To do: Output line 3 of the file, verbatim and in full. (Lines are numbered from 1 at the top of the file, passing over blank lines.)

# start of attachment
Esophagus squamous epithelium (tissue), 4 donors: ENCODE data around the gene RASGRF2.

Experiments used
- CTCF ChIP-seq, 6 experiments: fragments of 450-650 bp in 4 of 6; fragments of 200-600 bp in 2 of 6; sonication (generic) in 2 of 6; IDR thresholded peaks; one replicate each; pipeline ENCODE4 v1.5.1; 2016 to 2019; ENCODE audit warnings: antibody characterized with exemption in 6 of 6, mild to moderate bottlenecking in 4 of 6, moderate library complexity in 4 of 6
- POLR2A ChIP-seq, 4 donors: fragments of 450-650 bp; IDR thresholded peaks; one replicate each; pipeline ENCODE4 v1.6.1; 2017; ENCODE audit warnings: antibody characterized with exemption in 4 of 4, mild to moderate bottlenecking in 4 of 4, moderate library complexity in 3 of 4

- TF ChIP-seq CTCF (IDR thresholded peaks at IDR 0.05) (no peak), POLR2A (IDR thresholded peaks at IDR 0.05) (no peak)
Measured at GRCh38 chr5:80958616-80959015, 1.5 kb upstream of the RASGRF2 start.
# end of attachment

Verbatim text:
- CTCF ChIP-seq, 6 experiments: fragments of 450-650 bp in 4 of 6; fragments of 200-600 bp in 2 of 6; sonication (generic) in 2 of 6; IDR thresholded peaks; one replicate each; pipeline ENCODE4 v1.5.1; 2016 to 2019; ENCODE audit warnings: antibody characterized with exemption in 6 of 6, mild to moderate bottlenecking in 4 of 6, moderate library complexity in 4 of 6